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ICYMI: Anderson keeps her cool, Nagasu and Rippon steal the show

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Nagasu's risky triple axel a product of determination (0:57)

Julie Foudy reports on American figure skater Mirai Nagasu's historic triple axel at the Winter Olympics. (0:57)

PYEONGCHANG, South Korea -- Mikaela Shiffrin will have to wait a few more days to win another Olympic medal. Her much-anticipated first race of the Pyeongchang Games, in the giant slalom, was postponed to Thursday because of the weather. But that didn't stop Jamie Anderson from winning the U.S. a second gold in women's snowboard slopestyle, a day after Red Gerard won the first in the men's event. Elsewhere, Canada soared to gold in the figure skating team event, while American Mirai Nagasu made history.

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Women's snowboard slopestyle

For Jamie Anderson, winning gold Monday was not about doing the hardest trick; it was about surviving. The Lake Tahoe, California, native repeated as Olympic champion through high winds that caused a 75-minute delay followed by a chaotic contest with few clean performances. Anderson's first run was one of only nine clean attempts out of 50. Canada's Laurie Blouin and Finland's Enni Rukajarvi took silver and bronze.

Figure skating

Canada may have taken home gold in the team event, but it was two American skaters, Mirai Nagasu and Adam Rippon, who stole the show. With a new, even more sequined costume, 28-year-old Rippon got on the ice for his Olympic debut and told himself, "Baby, you better keep it together." He did, landing all of his jumps to elicit a standing ovation.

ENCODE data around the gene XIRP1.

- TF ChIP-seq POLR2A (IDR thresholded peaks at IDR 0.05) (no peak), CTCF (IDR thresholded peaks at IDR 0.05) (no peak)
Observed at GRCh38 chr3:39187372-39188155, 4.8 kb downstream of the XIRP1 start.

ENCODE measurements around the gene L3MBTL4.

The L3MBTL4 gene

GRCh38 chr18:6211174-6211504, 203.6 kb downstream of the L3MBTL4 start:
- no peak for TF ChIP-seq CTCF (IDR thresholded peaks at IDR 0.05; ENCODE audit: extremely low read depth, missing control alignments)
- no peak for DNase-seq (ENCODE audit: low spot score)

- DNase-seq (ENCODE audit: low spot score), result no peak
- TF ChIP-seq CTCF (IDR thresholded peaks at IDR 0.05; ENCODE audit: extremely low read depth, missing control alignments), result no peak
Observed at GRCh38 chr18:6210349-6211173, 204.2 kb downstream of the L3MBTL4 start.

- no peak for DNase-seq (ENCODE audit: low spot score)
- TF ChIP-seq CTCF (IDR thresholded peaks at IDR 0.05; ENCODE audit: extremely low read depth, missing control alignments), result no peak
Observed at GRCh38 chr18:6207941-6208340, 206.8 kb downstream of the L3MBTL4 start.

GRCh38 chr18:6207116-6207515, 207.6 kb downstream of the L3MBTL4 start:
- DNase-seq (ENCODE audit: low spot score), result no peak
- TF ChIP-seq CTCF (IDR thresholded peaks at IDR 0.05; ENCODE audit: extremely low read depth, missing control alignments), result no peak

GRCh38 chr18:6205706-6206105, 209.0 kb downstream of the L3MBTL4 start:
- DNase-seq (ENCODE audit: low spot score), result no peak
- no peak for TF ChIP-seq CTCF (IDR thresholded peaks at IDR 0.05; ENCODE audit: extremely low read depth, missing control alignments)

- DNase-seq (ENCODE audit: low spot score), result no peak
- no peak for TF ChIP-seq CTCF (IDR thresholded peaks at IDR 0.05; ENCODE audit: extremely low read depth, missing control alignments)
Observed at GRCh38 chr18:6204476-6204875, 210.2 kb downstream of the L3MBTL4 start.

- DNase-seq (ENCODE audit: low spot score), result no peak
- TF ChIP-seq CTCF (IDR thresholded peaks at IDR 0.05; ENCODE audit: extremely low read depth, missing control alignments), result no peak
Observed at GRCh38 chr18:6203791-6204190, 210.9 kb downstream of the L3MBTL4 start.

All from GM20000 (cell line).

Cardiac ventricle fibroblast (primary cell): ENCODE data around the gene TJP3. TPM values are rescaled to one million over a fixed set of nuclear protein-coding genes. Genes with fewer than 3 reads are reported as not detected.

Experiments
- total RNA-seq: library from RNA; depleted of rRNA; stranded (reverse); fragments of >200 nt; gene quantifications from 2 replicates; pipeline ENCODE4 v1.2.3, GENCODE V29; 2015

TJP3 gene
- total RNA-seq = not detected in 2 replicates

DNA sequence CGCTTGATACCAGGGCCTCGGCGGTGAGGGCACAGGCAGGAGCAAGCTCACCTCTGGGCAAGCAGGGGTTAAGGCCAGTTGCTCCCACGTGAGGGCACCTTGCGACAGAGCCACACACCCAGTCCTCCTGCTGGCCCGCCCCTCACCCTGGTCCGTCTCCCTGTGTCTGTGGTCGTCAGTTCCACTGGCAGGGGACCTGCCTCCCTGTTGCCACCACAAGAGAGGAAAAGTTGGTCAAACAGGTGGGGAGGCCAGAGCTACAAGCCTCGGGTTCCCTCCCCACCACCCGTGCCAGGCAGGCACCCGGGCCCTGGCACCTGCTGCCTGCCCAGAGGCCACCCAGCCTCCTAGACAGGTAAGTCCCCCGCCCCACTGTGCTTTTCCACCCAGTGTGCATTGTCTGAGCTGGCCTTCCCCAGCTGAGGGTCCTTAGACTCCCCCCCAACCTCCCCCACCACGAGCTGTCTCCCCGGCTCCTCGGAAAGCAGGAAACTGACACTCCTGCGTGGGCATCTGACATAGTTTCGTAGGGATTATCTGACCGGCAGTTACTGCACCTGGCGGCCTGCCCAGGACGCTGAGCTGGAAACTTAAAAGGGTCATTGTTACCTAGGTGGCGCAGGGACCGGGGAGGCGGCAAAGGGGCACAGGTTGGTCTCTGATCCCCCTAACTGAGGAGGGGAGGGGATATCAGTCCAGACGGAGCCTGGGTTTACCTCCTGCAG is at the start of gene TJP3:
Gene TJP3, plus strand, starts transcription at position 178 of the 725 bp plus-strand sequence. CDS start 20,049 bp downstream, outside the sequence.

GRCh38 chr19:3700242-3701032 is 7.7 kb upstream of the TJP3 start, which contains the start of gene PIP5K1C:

He eclipsed his own giddy celebration an hour later cheering on Nagasu, who, like Rippon, did not make the 2014 Olympic team. Skating first in the women's long program, Nagasu became the first American woman -- and the third ever -- to land a triple axel at the Olympics. Afterward, she told journalists: "Midori Ito, Mao Asada and now Mirai Nagasu, all Japanese heritage. But I'm really fortunate that I'm American, so I'll be the first U.S. lady."

Rippon's and Nagasu's performances, which helped Team USA defend its team bronze medal, shot them to the very top of the Twitter trending charts. And even there, they found each other.

Women's biathlon

Germany's Laura Dahlmeier earned a second straight gold in three days by winning the women's 10-kilometer pursuit after dominating the 7.5-kilometer sprint Saturday. Slovakia's Anastasia Kuzmina took silver and afterward told the media she needs to win another medal for her brother Anton Shipulin, a top Russian biathlete not cleared to compete at the Games because of the doping scandal. "Of course I am missing my brother. I hoped to the last minute that he would be able to compete here, and before my flight to Korea he was the last man who came to support me," she said. "He told me that I need to win two medals here, one for 'Nastia' and one for him."

Women's snowboard halfpipe

Not only did Chloe Kim win the qualifying round, she found some time between runs to tweet about her food cravings.

The 17-year-old Korean-American was the only rider to score more than 90 points, leading three other American women into the finals Tuesday morning (local time). Make sure there's ice cream at the bottom of the pipe!